In 2018, Congress passed H.R. 2, most commonly referred to as the "Farm Bill," to reauthorize federal farm, nutrition assistance, rural development and other agricultural programs though Fiscal Year 2023. One notable aspect of the legislation, section 12619, removes hemp as a Schedule 1 drug under the Controlled Substances Act, subsequently legalizing its growth.

With Hemp Legalization, What Does This Mean for US Investors, Consumers and Manufacturers?

The 2014 Farm Bill authorized limited industrial hemp production for research projects approved and overseen by state and tribal governments. The 2018 Farm Bill took further action by removing hemp's designation as a Schedule I drug. Specifically, the bill defines hemp as "the plant Cannabis sativa and any part of that plant, including the seeds thereof and all derivatives, extracts, cannabinoids, isomers, acids, salts, and salts of isomers, whether growing or not, with a delta-9 tetrahydrocannabinol concentration (THC) of not more than 0.3 percent on a dry weight basis." Traditional marijuana which is made from a different variety of the cannabis plant with THC over that threshold remains a Schedule 1 drug and illegal on the federal level.

Unlike previous legislation authorizing pilot programs to study industrial hemp, the 2018 Farm Bill allows hemp cultivation more broadly creating opportunities to transfer hemp-derived products across state lines for commercial or other purposes and placing no restrictions on the sale, transport or possession of hemp-derived products. Further protection for hemp farmers is included in section 11101, which provides Federal Crop Insurance. Thus, hemp farmers, in many ways, are treated the same other commodity farmers.

Hemp Restrictions

While legal, growing and commercializing hemp comes with many restrictions. First, governmental entities seeking approval from the US Department of Agriculture (USDA) would need to demonstrate a hemp THC level-testing procedure, as well as processes for the disposal of plants or products with THC concentration above 0.3%. Pursuant to Section 10113 of the Farm Bill, state departments of agriculture must still take steps to allow for hemp cultivation, which includes consultation with the state's governor; submission of a hemp regulatory program to the Secretary of USDA; and a process to license and regulate hemp upon approval by the Secretary.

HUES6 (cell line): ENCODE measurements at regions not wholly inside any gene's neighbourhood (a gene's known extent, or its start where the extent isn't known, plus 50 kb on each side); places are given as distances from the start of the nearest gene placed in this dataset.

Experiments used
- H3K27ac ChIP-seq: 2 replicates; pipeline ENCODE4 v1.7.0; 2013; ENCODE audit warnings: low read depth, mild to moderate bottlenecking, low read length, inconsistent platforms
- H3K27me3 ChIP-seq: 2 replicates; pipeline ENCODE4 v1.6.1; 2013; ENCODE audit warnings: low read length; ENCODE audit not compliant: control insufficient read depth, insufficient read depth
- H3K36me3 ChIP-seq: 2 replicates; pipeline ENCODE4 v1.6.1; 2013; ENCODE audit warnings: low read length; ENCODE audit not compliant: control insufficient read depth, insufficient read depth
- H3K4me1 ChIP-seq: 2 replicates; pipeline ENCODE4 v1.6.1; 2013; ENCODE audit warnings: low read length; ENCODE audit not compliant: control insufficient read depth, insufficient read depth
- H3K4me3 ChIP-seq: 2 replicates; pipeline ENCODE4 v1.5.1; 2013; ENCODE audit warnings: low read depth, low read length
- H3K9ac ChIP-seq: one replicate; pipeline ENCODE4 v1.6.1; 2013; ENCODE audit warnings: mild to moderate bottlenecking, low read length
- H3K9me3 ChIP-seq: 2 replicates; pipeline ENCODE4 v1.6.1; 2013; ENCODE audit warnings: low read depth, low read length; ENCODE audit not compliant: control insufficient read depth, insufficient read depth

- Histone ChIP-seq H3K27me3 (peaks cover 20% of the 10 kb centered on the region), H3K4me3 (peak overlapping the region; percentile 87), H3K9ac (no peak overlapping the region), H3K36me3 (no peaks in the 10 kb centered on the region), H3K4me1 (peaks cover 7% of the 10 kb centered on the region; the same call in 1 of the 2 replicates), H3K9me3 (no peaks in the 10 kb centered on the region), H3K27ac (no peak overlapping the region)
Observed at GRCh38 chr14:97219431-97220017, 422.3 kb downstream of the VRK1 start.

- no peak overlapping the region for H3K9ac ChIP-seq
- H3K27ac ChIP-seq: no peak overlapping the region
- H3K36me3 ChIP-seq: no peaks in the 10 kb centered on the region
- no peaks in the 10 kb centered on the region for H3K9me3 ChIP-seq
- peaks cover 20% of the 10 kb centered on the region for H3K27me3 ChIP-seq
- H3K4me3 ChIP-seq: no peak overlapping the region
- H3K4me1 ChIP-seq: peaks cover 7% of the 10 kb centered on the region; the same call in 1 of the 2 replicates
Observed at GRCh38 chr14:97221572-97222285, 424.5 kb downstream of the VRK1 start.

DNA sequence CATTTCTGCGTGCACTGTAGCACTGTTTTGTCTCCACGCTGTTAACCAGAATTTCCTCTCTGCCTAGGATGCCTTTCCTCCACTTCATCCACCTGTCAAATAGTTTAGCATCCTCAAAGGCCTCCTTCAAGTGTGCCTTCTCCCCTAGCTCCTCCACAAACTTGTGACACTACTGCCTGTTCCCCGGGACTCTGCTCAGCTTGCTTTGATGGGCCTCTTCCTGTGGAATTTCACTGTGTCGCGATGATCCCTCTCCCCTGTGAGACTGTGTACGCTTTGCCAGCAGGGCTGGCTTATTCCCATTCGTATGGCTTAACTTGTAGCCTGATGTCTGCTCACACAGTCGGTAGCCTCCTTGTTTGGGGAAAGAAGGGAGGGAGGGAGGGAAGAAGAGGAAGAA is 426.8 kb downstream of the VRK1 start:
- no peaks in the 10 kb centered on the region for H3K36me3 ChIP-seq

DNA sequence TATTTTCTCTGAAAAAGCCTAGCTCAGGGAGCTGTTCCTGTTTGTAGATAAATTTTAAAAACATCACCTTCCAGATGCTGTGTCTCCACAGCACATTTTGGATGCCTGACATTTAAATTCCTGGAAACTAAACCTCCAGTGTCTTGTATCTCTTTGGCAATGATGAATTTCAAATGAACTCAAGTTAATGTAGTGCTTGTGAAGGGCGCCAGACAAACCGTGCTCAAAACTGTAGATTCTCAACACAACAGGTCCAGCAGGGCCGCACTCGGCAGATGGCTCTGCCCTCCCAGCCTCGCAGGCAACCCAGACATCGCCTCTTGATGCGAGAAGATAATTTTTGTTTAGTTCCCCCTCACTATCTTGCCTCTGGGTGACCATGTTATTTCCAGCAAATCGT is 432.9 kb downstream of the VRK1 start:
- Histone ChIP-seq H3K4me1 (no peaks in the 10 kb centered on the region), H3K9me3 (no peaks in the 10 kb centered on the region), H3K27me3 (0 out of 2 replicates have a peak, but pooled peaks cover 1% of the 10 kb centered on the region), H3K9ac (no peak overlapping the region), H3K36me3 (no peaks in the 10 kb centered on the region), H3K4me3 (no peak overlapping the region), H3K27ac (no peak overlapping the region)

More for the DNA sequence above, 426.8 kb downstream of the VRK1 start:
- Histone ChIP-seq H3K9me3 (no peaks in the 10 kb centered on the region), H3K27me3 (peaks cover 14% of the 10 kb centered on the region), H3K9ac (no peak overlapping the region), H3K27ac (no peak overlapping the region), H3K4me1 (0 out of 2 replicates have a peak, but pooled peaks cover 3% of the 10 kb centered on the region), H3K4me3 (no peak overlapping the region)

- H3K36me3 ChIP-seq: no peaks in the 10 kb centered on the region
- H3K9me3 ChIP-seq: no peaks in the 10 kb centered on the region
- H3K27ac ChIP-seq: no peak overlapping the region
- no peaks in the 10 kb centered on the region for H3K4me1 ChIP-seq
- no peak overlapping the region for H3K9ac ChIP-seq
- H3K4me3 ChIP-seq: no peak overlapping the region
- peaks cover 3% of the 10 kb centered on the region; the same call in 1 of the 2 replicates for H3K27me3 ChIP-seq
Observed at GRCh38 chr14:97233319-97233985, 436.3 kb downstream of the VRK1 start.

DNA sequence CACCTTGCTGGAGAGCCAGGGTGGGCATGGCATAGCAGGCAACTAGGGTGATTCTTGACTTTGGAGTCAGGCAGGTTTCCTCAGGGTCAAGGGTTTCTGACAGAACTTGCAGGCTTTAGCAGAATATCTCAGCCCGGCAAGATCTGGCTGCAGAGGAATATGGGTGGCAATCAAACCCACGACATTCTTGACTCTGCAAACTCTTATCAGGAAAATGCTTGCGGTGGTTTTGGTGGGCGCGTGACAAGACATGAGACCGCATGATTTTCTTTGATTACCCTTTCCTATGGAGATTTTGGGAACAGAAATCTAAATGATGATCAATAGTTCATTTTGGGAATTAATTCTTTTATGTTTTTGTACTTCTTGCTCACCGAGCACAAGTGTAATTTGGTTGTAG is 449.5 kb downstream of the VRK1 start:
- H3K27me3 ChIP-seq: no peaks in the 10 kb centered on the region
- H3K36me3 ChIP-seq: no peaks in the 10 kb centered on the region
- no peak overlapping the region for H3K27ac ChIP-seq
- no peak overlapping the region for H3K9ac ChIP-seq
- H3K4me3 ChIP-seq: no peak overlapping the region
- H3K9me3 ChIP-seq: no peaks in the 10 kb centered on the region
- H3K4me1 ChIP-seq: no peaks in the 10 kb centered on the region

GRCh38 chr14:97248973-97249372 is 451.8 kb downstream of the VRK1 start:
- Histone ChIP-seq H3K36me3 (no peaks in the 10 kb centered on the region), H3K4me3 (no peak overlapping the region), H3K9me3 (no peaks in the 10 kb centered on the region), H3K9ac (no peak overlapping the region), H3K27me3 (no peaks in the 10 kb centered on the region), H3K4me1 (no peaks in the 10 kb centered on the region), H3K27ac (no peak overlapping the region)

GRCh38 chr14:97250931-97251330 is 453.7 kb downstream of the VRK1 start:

States, such as Washington and Colorado, previously legalized industrial hemp growing, but must also follow the processes set forth in the Farm Bill to ensure compliance with federal law. Persons living in states that do not create a hemp regulatory program have the option to apply for licenses and adhere to a federally run program. So, while the Farm Bill legalizes hemp, it does not create a system free from restrictions.

Open for Investment

The hemp-derived CBD market is expected to grow by more than 100% a year, and Fortune magazine reported that investment in hemp and marijuana grew from US$3.5 billion in 2017 to US$13.8 billion in 2018, despite both plants being Schedule 1 drugs at the federal level. That investment is expected to increase following the legalization of hemp.

State-Legal Cannabis Programs

The Farm Bill has no effect on state-legal cannabis programs, which remain illegal under federal law. While many suggest Farm Bill efforts indicate a shift toward legalizing cannabis on the federal level, it is clear that the Farm Bill does not legalize cannabis. However, legislation introduced in the 115th Congress by Senators Cory Gardner (R-CO) and Elizabeth Warren (D-MA) titled, Strengthening the Tenth Amendment Though Entrusting States (STATES) Act, S. 3032, would recognize legalization of cannabis and the US state laws that have legalized it. A companion bill was introduced, also in the 115th Congress, by Representatives Bulmenauer (D-OR) and Joyce (R-OH).